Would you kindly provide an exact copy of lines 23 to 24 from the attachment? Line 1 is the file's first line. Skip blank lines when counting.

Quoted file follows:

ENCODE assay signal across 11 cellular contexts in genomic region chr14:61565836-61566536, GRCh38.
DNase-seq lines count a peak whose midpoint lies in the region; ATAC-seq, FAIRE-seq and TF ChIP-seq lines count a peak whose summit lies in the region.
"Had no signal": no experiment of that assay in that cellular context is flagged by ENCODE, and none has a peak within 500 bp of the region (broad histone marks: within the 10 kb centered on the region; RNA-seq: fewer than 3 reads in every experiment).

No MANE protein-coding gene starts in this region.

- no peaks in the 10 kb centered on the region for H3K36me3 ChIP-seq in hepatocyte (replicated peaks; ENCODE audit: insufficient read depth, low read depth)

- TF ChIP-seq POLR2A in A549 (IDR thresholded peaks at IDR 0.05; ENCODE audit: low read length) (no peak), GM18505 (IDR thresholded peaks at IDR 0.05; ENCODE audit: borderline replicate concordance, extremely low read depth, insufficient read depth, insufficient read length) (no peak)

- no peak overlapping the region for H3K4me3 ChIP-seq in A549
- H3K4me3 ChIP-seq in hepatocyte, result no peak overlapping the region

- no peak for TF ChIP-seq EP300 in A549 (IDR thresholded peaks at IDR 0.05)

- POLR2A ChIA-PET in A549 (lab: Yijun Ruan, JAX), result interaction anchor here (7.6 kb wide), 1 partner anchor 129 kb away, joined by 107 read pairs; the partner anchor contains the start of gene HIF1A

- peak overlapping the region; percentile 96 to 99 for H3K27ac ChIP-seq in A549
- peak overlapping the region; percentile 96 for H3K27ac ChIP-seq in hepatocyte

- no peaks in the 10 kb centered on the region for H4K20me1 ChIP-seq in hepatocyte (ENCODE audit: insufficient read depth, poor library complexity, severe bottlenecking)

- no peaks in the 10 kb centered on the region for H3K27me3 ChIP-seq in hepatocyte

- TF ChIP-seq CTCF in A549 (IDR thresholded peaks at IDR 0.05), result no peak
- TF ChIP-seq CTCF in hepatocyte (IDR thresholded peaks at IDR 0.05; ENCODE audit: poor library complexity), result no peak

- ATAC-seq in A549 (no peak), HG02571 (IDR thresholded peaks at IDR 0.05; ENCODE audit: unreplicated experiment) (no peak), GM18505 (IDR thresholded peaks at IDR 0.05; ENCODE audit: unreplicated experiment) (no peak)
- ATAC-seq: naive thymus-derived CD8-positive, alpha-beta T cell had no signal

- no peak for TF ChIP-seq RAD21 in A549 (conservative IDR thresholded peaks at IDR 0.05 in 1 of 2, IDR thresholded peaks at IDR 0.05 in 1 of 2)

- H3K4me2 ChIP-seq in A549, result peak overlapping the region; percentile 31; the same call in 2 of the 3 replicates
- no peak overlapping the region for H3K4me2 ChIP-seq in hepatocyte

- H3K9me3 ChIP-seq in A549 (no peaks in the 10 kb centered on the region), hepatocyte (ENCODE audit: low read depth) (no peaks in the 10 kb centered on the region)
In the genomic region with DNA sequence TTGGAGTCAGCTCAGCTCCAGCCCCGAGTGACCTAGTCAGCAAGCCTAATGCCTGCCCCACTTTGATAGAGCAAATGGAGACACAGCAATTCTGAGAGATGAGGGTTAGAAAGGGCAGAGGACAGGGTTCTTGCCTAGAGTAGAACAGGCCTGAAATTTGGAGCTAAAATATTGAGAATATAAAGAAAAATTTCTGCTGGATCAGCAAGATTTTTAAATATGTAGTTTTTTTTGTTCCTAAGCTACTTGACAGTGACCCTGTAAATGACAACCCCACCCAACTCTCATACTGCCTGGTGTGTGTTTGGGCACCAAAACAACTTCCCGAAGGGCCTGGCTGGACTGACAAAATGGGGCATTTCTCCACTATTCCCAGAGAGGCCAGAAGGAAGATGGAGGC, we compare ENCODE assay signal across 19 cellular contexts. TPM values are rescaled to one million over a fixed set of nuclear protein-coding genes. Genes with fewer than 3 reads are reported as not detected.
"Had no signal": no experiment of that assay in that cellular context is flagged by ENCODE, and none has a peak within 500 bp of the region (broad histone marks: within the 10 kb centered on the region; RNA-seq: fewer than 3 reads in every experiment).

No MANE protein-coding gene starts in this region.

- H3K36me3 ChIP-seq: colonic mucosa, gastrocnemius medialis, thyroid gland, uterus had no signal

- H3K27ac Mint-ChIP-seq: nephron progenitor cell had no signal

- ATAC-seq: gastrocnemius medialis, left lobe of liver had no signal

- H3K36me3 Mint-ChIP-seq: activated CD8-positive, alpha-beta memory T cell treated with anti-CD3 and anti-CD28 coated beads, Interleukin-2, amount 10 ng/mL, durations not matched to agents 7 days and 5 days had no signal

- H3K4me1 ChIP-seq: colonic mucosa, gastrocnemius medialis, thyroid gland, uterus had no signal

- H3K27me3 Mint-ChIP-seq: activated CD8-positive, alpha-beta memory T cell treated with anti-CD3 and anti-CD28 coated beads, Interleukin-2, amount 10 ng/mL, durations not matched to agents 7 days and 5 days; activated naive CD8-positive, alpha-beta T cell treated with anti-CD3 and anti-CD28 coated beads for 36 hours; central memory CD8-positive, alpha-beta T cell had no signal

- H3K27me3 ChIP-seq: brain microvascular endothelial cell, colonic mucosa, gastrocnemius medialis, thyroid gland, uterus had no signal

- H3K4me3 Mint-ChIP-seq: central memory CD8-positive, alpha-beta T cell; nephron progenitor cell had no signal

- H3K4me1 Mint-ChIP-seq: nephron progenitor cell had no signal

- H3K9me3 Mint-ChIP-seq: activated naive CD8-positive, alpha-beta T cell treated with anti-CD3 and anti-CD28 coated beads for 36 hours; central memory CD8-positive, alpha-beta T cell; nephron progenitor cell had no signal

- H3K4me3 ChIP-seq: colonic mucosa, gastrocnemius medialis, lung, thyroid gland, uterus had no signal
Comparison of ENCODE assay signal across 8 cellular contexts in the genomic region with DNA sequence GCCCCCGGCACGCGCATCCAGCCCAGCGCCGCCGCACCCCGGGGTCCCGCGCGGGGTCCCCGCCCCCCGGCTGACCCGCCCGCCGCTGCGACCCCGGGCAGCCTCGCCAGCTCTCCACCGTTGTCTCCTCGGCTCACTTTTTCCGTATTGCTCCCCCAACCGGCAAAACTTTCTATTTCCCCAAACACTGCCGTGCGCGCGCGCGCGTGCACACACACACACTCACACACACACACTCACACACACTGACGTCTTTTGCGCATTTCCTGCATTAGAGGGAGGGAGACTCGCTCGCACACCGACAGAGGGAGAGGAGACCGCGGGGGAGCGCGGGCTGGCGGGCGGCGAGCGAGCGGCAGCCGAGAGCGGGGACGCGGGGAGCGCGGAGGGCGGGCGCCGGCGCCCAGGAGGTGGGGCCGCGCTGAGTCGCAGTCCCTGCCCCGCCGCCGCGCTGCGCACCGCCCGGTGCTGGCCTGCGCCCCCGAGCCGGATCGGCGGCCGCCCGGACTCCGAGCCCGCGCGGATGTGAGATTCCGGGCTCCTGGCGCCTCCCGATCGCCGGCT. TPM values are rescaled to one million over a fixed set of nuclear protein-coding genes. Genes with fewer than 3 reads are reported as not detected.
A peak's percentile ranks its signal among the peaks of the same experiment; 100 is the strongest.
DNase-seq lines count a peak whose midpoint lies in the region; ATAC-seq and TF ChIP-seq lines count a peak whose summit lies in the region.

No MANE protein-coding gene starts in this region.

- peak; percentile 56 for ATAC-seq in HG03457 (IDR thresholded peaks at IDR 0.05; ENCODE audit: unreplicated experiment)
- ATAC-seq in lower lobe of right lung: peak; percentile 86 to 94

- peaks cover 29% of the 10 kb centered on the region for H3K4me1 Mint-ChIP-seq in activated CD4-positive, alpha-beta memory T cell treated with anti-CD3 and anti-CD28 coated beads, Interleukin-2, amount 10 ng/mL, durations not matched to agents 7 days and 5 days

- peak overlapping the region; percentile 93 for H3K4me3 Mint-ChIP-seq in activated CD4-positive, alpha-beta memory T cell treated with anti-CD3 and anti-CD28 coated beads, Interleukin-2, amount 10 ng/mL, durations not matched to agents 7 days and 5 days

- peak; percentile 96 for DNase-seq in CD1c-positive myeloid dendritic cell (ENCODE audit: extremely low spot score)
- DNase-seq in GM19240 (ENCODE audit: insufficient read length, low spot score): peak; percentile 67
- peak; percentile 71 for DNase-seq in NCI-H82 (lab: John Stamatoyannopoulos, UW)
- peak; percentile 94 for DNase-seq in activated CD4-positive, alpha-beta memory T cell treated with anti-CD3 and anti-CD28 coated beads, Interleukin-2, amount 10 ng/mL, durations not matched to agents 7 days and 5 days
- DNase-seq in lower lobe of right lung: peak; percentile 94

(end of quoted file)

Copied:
In the genomic region with DNA sequence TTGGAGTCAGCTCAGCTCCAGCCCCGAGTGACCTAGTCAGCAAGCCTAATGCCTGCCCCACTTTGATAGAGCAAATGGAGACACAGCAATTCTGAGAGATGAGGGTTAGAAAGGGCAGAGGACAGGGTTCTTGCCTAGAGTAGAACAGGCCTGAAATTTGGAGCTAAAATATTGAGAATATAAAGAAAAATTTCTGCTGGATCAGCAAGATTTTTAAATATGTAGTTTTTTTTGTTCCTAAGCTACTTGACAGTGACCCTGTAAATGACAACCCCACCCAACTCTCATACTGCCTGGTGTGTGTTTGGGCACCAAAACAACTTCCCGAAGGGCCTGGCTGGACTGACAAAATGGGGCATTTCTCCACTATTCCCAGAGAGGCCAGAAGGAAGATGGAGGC, we compare ENCODE assay signal across 19 cellular contexts. TPM values are rescaled to one million over a fixed set of nuclear protein-coding genes. Genes with fewer than 3 reads are reported as not detected.
"Had no signal": no experiment of that assay in that cellular context is flagged by ENCODE, and none has a peak within 500 bp of the region (broad histone marks: within the 10 kb centered on the region; RNA-seq: fewer than 3 reads in every experiment).